Klobuchar, Smith keep U.S. Senate seats

Sen. Amy Klobuchar and Tina Smith acknowledge their supporters.
Sen. Amy Klobuchar and Tina Smith acknowledge their supporters after Smith's acceptance speech at the DFL headquarters election night party in St. Paul Tuesday.
Jerry Holt | Star Tribune via AP

Updated 11:30 p.m. | Posted 7 p.m.

DFL U.S. Sens. Amy Klobuchar and Tina Smith spent much of the fall campaign season leading their Republican opponents and both prevailed in Tuesday's election.

Klobuchar easily won re-election Tuesday night, beating Republican state Rep. Jim Newberger. Smith's race against Republican state Sen. Karin Housley was closer, but ultimately voters chose to return Smith as well.

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Klobuchar is a former Hennepin County prosecutor and a potential 2020 presidential contender. In polls, she consistently led Newberger, an emergency medical technician who lives in Becker, by 20 to 30 percentage points.

Smith is the former lieutenant governor who was appointed to the Senate seat by DFL Gov. Mark Dayton in January following the resignation of DFL Sen. Al Franken amid allegations of sexual harassment, putting his seat on the ballot two years ahead of schedule.

While Smith consistently outpaced Housley in the polls, many voters were unfamiliar with both candidates. Republicans and Democrats poured last-minute resources into the contest.

In her victory speech at the DFL gathering in St. Paul, Smith noted the significance of Minnesota electing two female senators. Klobuchar joined Smith on stage.

"I have talked to hundreds of people across the state about why they chose to get involved and dive in this year, and no one put it better than that first-time volunteer I talked to who said ... 'because I feel that it's my responsibility to have a positive impact on the arc of history,'" Smith recounted.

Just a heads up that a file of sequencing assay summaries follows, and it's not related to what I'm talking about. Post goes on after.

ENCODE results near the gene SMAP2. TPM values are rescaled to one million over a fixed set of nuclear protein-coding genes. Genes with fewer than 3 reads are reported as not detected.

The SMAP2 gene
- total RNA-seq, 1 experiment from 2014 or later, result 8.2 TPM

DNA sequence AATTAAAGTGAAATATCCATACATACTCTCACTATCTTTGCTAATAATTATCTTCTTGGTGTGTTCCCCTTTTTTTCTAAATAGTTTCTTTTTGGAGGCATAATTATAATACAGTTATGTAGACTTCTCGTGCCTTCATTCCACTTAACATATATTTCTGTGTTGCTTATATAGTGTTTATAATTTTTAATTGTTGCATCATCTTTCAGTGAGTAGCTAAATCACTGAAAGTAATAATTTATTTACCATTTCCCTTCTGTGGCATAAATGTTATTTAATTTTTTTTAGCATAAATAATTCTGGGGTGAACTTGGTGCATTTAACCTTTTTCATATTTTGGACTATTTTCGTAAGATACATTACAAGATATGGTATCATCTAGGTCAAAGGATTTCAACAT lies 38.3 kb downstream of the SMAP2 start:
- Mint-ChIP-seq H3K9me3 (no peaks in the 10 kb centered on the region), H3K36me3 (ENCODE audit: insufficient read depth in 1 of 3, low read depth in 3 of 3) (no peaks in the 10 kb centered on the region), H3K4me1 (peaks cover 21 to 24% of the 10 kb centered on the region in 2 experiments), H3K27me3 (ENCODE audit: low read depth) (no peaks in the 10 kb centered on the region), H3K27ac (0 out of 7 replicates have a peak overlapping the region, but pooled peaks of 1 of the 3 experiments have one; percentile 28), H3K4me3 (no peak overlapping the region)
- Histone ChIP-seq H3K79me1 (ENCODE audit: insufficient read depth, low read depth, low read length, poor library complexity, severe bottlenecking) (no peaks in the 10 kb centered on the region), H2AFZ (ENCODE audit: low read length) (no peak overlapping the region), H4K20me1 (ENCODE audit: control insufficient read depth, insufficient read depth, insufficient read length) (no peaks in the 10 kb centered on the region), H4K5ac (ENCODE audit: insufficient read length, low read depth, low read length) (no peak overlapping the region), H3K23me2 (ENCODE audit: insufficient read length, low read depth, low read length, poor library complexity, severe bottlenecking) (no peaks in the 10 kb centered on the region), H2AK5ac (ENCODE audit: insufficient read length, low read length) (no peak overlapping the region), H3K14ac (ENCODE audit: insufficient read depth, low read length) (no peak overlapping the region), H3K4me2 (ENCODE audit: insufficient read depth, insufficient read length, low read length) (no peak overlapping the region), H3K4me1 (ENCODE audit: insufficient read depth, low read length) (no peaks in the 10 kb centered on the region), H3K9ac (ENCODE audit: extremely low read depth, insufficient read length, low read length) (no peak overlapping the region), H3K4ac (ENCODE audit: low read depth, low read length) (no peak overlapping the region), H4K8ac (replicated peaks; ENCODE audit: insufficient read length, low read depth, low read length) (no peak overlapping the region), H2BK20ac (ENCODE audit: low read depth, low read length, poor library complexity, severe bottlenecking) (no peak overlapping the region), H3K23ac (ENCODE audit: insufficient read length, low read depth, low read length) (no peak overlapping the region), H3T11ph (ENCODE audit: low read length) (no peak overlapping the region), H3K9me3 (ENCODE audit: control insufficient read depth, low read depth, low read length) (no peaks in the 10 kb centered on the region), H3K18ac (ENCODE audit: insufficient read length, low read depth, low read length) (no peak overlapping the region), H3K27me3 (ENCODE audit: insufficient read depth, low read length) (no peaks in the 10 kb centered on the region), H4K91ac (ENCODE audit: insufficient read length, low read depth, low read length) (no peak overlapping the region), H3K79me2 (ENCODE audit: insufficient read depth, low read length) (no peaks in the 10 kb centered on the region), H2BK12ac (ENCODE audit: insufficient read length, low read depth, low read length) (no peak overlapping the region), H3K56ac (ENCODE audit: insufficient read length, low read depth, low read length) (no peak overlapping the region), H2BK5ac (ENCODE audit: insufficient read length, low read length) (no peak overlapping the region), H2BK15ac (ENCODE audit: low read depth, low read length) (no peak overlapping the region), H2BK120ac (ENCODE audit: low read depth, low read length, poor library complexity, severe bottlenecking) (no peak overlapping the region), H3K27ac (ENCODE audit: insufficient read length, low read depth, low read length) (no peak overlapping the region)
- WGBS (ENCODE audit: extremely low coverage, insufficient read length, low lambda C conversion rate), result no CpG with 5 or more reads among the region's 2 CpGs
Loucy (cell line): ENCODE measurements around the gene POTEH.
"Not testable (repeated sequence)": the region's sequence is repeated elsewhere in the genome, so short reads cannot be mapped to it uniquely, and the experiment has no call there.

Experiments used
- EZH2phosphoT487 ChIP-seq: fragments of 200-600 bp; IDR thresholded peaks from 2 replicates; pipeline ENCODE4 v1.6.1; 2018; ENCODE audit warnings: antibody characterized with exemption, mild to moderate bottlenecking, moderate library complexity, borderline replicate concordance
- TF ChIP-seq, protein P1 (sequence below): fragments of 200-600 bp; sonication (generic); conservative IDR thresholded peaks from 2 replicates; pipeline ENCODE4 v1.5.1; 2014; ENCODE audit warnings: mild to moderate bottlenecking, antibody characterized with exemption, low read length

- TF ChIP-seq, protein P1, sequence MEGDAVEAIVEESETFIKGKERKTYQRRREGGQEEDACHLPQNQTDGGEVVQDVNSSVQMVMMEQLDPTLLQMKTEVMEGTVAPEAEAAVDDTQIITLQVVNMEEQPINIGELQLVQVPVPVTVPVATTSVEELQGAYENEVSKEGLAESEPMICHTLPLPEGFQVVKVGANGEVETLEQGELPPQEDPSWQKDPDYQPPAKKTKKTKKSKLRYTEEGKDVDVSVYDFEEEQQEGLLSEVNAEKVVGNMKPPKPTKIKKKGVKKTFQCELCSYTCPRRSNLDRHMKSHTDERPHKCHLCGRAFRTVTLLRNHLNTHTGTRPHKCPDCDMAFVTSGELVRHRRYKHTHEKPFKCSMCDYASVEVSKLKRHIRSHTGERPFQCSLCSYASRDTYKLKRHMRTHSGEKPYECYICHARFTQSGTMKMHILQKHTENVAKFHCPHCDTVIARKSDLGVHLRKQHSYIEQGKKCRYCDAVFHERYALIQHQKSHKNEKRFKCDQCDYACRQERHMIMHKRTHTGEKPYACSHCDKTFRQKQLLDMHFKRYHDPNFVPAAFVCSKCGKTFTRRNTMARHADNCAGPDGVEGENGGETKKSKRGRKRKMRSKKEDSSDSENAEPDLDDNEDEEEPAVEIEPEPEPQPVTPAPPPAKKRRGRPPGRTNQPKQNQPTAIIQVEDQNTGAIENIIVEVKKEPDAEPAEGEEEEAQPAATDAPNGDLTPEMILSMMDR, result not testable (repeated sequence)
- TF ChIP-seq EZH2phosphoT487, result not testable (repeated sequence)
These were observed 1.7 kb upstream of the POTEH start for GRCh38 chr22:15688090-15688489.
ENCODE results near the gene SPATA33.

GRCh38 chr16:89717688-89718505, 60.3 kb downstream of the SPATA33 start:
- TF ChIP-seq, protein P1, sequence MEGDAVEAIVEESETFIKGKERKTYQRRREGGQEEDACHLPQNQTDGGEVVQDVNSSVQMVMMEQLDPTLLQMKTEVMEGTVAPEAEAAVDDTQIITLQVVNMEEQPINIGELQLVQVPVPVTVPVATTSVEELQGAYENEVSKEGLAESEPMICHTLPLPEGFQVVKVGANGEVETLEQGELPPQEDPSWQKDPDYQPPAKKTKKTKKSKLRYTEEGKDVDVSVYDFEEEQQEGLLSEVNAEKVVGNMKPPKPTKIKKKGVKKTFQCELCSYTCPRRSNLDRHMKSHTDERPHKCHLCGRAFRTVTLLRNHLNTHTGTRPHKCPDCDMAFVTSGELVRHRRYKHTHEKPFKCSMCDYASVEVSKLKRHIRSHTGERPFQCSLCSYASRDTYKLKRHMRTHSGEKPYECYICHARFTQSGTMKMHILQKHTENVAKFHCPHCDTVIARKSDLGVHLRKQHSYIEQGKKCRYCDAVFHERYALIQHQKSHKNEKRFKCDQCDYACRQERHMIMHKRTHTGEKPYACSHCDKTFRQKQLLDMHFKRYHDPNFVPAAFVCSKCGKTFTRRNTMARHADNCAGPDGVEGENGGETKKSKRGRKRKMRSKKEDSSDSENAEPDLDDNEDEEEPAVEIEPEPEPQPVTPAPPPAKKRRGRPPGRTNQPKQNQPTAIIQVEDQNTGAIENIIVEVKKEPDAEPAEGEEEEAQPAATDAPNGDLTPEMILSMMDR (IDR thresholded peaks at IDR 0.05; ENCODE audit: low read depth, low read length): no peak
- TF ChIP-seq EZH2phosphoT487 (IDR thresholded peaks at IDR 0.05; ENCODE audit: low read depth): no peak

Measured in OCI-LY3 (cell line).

Sen. Amy Klobuchar hugs a supporter before taking the stage.
Sen. Amy Klobuchar hugs a supporter before taking the stage after retaining her Senate seat.
Evan Frost | MPR News

Smith said she will focus on narrowing the wage gap between men and women, and making health care affordable.

Housley told the crowd at Republicans' election night gathering in Bloomington that she had "hoped to be talking to you under better circumstances tonight, but sometimes God's plans are different than our own. ... We had fun. We had a lot of fun."

Housley congratulated Smith and said it was time to move forward "for the good of the state."

This was the first time in four decades that Minnesotans cast a vote for both of their United States senators in the same election. It's also the first time in state history two women competed for one of Minnesota's seats in the U.S. Senate.

Nationally, Republicans were poised to add to their narrow 51-49 majority in the U.S. Senate.

Democrats played defense in 10 Senate districts around the country that Donald Trump won in 2016. Given Tuesday's results, Smith and Klobuchar will remain in the Senate's political minority next year.